Two parents may be joining the families of two toddlers killed in accidents involving IKEA furniture, news sources have revealed.
According to a series of news reports, a third accident involving a 22-month-old has resulted in the child’s death. Now, the incident is triggering a national debate on the issue, and the company as well as the US Consumer Product Safety Commission are working on urging consumers to pay attention to the risks.
The incident, which took place in February of 2016, happened about one year after IKEA and the Consumer Product Safety Commission launched a joint effort known as a “repair program” with the goal of having all IKEA chests and dressers that haven’t been anchored to the wall finally fitted with the assembly necessary. The program, which was launched in July of 2015, allows consumers with dressers from IKEA to receive free repair kits with anchoring hardware and instructions so that consumers are able to attach the product to the wall promptly. According to the parents whose child died in an accident involving an IKEA MALM dresser, they weren’t aware of IKEA’s repair program when the incident took place.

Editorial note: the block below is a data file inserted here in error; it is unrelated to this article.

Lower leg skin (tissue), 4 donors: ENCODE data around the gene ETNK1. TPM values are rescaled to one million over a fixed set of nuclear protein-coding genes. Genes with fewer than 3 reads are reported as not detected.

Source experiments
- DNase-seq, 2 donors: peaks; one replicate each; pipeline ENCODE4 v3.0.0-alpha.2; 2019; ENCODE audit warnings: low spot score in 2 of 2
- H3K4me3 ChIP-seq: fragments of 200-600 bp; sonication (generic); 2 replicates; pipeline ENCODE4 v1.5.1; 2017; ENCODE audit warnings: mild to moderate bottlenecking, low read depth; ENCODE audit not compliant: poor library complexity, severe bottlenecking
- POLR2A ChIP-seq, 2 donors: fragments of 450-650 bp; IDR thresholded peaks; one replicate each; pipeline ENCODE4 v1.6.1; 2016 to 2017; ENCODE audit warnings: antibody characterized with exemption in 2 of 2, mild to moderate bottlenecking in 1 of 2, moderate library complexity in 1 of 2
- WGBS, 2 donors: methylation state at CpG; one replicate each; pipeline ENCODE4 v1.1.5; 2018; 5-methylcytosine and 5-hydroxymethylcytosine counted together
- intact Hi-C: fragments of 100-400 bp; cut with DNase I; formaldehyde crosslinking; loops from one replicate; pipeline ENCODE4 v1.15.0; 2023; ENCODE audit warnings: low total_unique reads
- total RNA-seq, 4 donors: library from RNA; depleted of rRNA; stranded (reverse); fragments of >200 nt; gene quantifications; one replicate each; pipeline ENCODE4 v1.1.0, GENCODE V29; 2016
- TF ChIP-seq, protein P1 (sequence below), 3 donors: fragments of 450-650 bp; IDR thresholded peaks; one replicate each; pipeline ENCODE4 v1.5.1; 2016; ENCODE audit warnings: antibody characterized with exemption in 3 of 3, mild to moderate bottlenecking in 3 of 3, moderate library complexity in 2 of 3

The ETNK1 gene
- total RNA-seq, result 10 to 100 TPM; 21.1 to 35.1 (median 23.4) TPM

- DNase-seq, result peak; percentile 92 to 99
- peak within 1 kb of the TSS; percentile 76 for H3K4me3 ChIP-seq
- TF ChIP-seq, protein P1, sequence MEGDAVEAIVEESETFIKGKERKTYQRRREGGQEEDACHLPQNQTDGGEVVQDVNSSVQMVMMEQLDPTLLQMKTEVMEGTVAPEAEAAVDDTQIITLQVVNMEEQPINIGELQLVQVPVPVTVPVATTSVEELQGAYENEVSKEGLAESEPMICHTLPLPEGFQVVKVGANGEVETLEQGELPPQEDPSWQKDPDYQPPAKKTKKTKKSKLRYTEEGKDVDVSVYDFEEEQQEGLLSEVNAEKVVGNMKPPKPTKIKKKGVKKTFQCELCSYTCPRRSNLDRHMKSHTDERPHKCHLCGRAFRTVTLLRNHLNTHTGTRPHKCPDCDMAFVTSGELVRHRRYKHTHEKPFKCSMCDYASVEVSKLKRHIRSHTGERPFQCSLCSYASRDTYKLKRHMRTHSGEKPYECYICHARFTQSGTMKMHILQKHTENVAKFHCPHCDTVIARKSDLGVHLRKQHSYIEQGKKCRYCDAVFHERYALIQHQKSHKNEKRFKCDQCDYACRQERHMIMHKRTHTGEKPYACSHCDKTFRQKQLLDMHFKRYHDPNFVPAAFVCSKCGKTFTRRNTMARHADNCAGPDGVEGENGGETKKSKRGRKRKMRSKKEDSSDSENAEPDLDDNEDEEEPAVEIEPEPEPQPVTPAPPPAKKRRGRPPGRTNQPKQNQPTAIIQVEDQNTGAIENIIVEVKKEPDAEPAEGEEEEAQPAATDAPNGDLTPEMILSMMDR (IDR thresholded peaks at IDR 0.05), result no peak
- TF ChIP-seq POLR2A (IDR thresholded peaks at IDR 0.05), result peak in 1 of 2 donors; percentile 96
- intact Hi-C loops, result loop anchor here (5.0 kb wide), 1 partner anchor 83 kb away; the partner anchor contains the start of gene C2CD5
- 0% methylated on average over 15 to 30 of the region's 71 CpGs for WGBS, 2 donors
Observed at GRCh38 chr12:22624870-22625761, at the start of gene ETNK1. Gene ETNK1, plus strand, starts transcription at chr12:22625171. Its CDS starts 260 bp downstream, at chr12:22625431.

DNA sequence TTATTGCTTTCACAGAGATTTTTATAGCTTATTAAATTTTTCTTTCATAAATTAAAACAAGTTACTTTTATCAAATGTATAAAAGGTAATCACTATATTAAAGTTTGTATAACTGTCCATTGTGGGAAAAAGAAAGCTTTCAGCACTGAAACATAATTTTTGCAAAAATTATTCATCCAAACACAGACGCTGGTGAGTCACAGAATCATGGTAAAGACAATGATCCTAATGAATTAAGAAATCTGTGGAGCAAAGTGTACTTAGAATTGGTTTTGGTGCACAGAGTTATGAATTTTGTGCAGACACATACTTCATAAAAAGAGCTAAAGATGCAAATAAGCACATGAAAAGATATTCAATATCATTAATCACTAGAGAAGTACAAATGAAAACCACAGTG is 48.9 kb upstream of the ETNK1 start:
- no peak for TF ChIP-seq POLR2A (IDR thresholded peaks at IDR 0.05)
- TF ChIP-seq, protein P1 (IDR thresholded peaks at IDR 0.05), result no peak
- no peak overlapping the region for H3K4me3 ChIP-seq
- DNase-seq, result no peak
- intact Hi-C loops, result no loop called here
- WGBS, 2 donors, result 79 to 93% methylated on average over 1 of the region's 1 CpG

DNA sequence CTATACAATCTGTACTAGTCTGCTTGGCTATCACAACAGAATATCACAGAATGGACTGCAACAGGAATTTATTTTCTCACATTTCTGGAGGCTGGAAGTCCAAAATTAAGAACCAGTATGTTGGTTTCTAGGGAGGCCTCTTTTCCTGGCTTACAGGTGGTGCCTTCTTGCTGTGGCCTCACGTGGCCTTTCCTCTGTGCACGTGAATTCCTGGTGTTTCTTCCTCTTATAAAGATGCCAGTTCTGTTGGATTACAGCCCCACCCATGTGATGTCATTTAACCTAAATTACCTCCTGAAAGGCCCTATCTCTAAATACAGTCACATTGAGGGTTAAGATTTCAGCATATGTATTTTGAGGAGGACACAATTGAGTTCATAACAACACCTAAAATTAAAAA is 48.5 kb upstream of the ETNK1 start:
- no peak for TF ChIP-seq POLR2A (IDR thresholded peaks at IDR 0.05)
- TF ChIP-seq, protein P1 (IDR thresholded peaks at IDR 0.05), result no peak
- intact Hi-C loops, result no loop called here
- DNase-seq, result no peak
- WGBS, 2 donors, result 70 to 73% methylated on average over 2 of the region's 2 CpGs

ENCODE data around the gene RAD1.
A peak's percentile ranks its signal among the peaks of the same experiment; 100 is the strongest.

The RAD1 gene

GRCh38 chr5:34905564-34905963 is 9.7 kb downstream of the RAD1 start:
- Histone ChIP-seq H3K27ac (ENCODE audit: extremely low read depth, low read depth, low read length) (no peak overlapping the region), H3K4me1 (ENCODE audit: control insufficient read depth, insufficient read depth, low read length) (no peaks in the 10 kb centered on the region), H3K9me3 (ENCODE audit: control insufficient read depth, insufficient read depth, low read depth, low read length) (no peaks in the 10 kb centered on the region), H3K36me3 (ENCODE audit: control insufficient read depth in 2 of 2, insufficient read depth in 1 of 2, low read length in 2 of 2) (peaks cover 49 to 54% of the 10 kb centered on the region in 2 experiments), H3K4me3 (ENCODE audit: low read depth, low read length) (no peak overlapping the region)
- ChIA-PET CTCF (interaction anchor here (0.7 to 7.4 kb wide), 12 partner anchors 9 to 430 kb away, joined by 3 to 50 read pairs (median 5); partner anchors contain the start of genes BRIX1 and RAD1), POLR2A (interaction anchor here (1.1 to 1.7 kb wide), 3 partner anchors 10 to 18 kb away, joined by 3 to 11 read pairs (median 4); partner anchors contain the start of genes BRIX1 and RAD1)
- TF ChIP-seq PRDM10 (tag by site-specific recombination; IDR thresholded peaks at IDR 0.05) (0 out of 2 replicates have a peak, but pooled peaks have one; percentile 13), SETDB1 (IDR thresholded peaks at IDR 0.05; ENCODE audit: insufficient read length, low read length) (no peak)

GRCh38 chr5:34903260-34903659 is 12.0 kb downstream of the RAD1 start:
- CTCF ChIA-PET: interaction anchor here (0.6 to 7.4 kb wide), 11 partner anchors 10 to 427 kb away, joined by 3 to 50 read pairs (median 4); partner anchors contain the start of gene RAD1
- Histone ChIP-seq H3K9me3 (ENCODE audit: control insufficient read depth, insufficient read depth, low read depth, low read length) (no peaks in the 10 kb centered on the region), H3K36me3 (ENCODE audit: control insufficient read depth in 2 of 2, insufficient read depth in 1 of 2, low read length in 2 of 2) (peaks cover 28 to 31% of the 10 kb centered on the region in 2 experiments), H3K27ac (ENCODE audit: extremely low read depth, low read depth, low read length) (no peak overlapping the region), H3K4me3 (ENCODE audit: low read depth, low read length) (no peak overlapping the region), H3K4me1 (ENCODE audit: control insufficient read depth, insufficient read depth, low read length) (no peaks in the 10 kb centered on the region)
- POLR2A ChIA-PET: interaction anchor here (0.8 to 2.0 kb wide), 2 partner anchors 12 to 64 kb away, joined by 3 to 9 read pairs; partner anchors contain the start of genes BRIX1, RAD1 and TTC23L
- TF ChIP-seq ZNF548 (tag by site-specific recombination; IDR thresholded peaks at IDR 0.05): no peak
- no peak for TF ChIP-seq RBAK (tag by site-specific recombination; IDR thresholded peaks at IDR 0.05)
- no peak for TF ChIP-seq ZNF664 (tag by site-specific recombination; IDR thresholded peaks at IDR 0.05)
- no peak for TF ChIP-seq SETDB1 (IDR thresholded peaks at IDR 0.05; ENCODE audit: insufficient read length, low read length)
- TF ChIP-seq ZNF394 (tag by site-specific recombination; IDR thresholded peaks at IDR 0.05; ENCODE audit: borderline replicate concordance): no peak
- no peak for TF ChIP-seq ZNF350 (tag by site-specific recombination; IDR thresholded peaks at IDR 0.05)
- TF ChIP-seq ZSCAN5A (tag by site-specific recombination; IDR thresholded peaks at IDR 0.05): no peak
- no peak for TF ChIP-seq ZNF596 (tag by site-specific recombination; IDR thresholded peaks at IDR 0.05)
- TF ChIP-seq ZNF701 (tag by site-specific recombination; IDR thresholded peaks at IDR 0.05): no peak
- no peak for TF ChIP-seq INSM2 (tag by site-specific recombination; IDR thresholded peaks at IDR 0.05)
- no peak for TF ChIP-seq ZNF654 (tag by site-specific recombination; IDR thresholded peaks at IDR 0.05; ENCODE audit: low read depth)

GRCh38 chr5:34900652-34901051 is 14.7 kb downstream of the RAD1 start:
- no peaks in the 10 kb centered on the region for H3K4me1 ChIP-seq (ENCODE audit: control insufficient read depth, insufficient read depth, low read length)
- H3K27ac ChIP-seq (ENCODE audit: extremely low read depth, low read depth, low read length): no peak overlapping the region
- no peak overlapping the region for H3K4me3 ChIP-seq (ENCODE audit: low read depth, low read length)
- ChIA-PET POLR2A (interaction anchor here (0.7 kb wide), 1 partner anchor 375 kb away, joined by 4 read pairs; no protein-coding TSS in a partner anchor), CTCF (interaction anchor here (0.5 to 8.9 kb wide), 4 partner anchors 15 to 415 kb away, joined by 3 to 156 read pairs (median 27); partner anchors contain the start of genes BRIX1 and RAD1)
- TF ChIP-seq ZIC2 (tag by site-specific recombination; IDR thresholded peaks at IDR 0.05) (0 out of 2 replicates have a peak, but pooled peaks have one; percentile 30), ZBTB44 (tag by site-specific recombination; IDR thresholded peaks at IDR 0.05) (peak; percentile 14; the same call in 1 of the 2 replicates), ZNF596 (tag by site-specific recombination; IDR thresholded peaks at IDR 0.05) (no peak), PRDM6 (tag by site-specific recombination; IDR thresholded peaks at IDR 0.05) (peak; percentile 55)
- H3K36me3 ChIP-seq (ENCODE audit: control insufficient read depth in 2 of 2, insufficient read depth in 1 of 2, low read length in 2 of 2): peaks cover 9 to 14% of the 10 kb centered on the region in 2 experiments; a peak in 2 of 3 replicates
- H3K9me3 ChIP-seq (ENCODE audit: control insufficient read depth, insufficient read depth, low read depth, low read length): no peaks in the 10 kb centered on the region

The Minnesota child whose life was lost in the IKEA dresser-related accident suffered the deadly injuries after the IKEA MALM dresser reportedly fell on top of him. Since the dressers and chests can pose a tip-over hazard, IKEA claims in a statement, anchoring the product to the wall is “an integral part of the assembly instructions.” But the parents of the deceased child have allegedly decided to file a suit against the company, which is the same thing that happened to the families of two other toddlers also killed in accidents involving IKEA dressers.
At the moment, the CPSC and IKEA are focusing on alerting consumers about the risks associated with dressers that haven’t been anchored to the wall. So far, IKEA and the CPSC have been able to send 300,000 anchoring kits to consumers who hadn’t anchored their dressers or chests to the wall.
According to the CPSC’s “Secure It!” campaign, one child dies every week when TV sets or other pieces of furniture tip over them, causing deadly injuries. Also, about three children are injured per hour in similar accidents across the country. Most of the incidents take place in bedrooms, which may explain the gravity of the incidents, considering that parents may be away in other rooms of the house when the accidents take place.
Children are naturally curious. Keeping them from attempting to lean against and then attempt to climb on furniture may be hard to do. But if pieces of furniture that may expose consumers to tip-over hazards are anchored, incidents won’t happen.
Parents are being urged to pay attention to this report and incident, and make sure that all unanchored dressers are anchored immediately in order to make sure that their children are safe at all times, even when parents or other adults are not in the room with them.